Canadian Solar Power Companies Under Fire From Eco-Watch Groups

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While it is a fact that solar technology is a clean and renewable energy, producers in Canada have come under fire from Ecowatch Groups.  Citing environmental damage caused by mining the metals used to produce solar panels, Environment Canada’s latest reports have created a bit of an ecological puzzle. Compounding Environment Canada’s reports, Simon Fraser University’s studies have further highlighted the need for environmentally responsible mining when extracting the metals needed to produce solar panels.

Local Impact

In a statement issued by Clean Energy Canada, Dan Woynillowicz said that Canada mines fourteen of the nineteen metals and minerals needed to be used when manufacturing a solar panel locally. He said responsible mining is a must as demand for renewable energy grows not only locally in Canada but across the globe as the environmental impact of keeping up with demand could be devastating for Canada’s ecology. And the demand for solar energy is indeed growing, with solar photovoltaic systems still expected to be one of the cheapest sources of power around.

Solar Power on the Rise

In 2016, the SFU reported a groundbreaking year in the volume of solar power produced. Three years later, this number has almost tripled with new installations coming on line daily.  What these reports outline is that the falling costs of solar panels now means solar power is the number one source of renewable energy worldwide. Europe alone installed 98.9 Gigawatts of new capacity late in 2017 but to date, China maintains their number one rank as the global leader in solar energy installations. Coming in a close second is the United States who, according to statistics provided, have not only improved on their green footprint but have made a meaningful impact on combating unemployment through solar jobs. While this all sounds fantastic for environmental impact, the reality may be far more sinister for Canada.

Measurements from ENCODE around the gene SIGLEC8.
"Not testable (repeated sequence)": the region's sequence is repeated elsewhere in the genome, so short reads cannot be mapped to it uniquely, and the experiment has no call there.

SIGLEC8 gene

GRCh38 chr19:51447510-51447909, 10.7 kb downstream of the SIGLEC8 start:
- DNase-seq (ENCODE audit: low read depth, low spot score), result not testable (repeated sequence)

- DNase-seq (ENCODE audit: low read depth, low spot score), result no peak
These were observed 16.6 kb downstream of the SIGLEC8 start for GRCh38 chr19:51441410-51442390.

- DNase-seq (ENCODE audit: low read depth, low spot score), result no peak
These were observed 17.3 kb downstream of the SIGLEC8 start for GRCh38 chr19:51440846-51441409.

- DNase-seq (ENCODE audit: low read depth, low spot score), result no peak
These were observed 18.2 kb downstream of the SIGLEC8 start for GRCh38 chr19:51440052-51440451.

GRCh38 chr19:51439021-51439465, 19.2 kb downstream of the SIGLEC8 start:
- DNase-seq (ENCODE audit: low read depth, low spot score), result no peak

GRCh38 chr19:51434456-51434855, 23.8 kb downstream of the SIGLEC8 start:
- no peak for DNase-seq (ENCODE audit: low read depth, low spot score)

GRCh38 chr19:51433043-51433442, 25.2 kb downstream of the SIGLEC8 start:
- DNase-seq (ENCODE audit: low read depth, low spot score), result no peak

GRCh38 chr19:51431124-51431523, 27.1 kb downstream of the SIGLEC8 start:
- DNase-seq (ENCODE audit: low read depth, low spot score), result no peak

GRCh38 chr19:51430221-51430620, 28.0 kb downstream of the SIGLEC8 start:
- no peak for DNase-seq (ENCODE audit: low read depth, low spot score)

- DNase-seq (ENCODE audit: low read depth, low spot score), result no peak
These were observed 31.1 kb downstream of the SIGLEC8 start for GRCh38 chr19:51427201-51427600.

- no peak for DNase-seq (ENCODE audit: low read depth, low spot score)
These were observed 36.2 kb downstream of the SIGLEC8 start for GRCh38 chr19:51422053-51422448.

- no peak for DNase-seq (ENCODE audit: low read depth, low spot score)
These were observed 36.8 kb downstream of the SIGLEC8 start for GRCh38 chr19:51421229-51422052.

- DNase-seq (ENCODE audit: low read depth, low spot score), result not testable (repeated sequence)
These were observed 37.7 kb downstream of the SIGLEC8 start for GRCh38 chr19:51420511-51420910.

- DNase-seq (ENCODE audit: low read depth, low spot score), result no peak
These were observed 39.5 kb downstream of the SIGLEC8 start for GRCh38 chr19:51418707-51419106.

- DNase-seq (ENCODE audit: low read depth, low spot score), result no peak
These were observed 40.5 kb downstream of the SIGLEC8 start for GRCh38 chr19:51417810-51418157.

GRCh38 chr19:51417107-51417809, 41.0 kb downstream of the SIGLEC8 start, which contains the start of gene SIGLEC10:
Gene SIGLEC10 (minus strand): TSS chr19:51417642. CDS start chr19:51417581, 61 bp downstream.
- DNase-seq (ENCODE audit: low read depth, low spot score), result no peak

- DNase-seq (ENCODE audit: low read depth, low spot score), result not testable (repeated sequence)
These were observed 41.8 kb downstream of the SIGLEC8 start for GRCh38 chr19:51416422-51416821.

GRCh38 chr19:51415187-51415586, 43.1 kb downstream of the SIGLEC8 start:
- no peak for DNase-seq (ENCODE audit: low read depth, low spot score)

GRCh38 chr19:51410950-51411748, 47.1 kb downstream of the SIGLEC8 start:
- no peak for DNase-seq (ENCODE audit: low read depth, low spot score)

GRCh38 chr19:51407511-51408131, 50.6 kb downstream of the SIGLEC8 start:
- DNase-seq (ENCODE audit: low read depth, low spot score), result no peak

Making the Change

While most ecological organisations are not against mining practices as a whole in Canada, they are putting pressure on mining companies to ensure that they are producing the materials needed in the right way. And as most of us know, mining has come a long way with sustainable low impact options available to the industry. Unfortunately, these come with a high bill and with Canada’s mining laws and regulations being lax at best, big companies are just not implementing the more environmentally safe options. So what does this mean for Canada’s booming solar power producing industry?

Jamie Kneen of Mining Watch Canada believes that the risk can be mitigated if big mining corporations take the time to include the community in their development plans. By simply listening to community concerns and implementing technical fixes to reduce the impact of mining on the environment a huge amount of the negative impact will be negated without waiting for government agencies to get involved.

The question still remains, though. Does Canada actually have the ability to capitalise on solar panel growth without continuing to negatively impact its environment?

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